That is not a study anyone should trust for several reasons: First, it was produced by the Thomas B. Fordham Institute, one of the lesser-known but still quite active arms of the corporate "school reform" movement. When you take a look at their website, you find that they are tied directly to or funded by all the usual suspects; the Broad, Gates, Hewlett, Templeton and Walton foundations, the AEI, the NCTQ, EducationNext...well, I could go on for a long time with these, but I think that gives the picture of the kind of people the Fordham Institute is in bed with. Nothing that ever comes out of any of these outfits can be trusted at face value, since they design studies and manipulate data and conclusions to fit their agenda. Second, if you actually look at the numbers they give in that study, they are very misleading even based on their own data as given in the report (and that has it's own problem, but we'll get to that below.) For instance, they highlight the difference between all urban families and urban teachers without noting income differences. That they save for a separate discussion, where they don't break out the data by location (urban, suburban or rural.) What this lets them do is claim that teachers are somehow abandoning the public schools, when if you look even at the data they explicitly give, the income-level breakout shows that the range a majority of teachers (and especially urban teachers) fall into (42k-84k/year) actually has a slightly lower incidence of children in private schools than the general public. Yet this paper still claims that the rate is higher based on averaging of the top 50 urban school districts without income data separation, even as their own data clearly shows this to be a critical factor that should be included (and almost certainly wasn't because it likely would have undermined their preferred conclusion.) Third: The data itself is inconsistent, as even the paper admits, though you have to read into the rather dense "Notes on Methodology" section at the end to discover this. What the researchers (and I use that term loosely) did was use Census Bureau PUMAs as their units of analysis, rather than trying to use standard census data for the actual urban units they are supposedly studying (especially in Table 1 where they present the data on cities that you cited.) What this produces is a very skewed picture of some (but not all) urban areas. Philly is a prime example of this. Using the paper's methodology, the PUMAs that contain all of the city also have large significant suburban areas included, such as Lower Merion, that make these highly questionable as units of analysis. They natter on about how the Census Bureau doesn't publish standard data to the lowest aggregate levels (the census block), but this is bunk. You've been able (since well before this study came out) to request data sets from the Census Bureau based on selected groups of blocks and tracts, allowing you to get the very kind of anonymous, aggregate data they pull from the PUMAs, but limited to the geographical unit you actually want to study without extraneous data from surrounding areas. When this paper was published, you could already do much of that work yourself as well, especially through the use of DataFerrett, an excellent cross-agency demographic data tool produced by the Census Bureau. So they not only used a poor methodology, they lied about why they didn't use a better one. Fourth and finally: There is also one factor that is unique to Philly that other urban areas even of similar size do not possess: the network of Friends schools. This is a large and relatively inexpensive (in terms of private education) set of private schools that have an appeal different from most private schools. I'd lay strong odds that if you actually did the direct survey work, you'd find that a fair percentage of the private school students in Philly, from teacher and non-teacher households alike, would be enrolled in Friends schools. This is just another in a long line of these terrible "studies" that are thrown out by the corporate education reformers to try and fool the public into agreeing with them.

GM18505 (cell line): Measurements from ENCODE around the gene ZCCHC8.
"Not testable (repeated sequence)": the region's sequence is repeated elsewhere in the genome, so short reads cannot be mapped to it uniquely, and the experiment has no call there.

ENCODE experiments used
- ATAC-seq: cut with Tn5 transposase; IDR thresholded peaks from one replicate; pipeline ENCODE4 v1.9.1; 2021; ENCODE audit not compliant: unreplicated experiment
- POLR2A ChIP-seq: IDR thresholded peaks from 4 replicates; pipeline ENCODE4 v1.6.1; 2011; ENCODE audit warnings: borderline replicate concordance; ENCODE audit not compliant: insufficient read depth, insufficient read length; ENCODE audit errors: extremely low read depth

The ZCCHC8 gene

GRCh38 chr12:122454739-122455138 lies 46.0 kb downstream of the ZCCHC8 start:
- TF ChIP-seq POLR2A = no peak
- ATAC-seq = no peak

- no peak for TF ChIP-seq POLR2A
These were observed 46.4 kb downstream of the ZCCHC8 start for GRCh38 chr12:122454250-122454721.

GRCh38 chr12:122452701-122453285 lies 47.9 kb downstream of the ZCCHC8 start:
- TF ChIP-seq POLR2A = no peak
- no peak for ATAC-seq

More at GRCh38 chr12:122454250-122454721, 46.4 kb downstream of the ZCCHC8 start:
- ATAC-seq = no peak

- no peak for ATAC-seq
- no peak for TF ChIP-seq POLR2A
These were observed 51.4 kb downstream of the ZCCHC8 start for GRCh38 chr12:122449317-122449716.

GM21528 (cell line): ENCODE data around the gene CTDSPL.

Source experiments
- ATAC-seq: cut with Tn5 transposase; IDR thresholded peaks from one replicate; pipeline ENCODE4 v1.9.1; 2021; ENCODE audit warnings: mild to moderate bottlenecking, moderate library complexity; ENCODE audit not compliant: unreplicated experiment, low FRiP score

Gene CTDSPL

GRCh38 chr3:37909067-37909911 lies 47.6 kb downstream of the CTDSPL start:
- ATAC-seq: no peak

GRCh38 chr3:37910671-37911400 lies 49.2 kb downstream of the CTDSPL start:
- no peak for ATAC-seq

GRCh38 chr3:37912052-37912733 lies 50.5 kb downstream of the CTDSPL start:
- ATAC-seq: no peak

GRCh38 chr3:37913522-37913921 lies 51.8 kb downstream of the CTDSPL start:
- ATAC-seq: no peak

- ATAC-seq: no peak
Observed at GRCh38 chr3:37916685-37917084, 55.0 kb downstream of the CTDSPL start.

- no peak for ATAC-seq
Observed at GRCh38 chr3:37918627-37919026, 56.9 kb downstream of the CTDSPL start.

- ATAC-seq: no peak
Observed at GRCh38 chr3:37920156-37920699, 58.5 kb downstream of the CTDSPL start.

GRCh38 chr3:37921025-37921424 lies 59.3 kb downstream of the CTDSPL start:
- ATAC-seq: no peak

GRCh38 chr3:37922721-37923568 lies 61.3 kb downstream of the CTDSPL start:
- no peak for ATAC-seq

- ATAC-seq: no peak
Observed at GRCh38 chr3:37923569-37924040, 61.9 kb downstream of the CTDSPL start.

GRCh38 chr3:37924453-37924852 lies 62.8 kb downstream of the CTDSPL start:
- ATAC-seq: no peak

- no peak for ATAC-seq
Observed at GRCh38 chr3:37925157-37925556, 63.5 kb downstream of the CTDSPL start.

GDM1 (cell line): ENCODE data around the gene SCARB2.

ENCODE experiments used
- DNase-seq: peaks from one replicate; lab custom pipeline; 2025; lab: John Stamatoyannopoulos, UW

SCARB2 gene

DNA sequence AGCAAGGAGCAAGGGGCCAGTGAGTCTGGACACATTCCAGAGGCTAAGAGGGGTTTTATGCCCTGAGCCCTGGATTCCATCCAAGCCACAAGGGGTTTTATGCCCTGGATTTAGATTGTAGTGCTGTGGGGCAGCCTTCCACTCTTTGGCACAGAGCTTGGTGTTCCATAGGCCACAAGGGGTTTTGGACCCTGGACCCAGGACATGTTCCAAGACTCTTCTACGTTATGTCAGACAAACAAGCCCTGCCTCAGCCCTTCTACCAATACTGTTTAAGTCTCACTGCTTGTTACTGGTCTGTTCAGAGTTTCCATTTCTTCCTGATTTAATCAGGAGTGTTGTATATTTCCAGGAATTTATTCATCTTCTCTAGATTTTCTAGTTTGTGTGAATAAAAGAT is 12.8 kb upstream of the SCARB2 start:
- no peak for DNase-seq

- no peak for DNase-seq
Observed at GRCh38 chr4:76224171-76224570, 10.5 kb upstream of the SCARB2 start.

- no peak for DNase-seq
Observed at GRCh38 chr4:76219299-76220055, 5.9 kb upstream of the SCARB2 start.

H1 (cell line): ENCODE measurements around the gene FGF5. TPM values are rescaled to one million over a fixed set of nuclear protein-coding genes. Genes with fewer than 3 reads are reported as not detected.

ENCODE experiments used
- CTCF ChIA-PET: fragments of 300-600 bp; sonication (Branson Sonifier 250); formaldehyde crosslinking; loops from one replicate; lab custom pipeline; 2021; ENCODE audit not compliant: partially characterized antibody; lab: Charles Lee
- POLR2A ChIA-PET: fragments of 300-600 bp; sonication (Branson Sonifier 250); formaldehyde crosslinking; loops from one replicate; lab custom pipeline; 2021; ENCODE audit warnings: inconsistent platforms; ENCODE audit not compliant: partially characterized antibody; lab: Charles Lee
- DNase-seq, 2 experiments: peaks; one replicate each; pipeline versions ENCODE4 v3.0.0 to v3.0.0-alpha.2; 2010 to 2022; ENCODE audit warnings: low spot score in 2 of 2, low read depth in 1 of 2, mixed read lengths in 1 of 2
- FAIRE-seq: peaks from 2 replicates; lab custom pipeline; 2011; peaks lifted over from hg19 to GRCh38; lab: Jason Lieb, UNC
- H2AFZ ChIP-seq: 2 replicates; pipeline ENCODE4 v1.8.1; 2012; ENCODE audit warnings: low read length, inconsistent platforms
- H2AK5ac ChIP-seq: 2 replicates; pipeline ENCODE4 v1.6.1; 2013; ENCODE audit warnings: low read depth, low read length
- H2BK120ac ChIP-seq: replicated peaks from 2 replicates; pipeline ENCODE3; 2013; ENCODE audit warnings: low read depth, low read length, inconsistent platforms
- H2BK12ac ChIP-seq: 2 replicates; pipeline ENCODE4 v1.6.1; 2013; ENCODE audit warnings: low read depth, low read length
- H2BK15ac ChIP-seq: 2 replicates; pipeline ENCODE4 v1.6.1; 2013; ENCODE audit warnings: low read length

Submitted by Geoffrey (not verified) on July 24, 2013 9:04 pm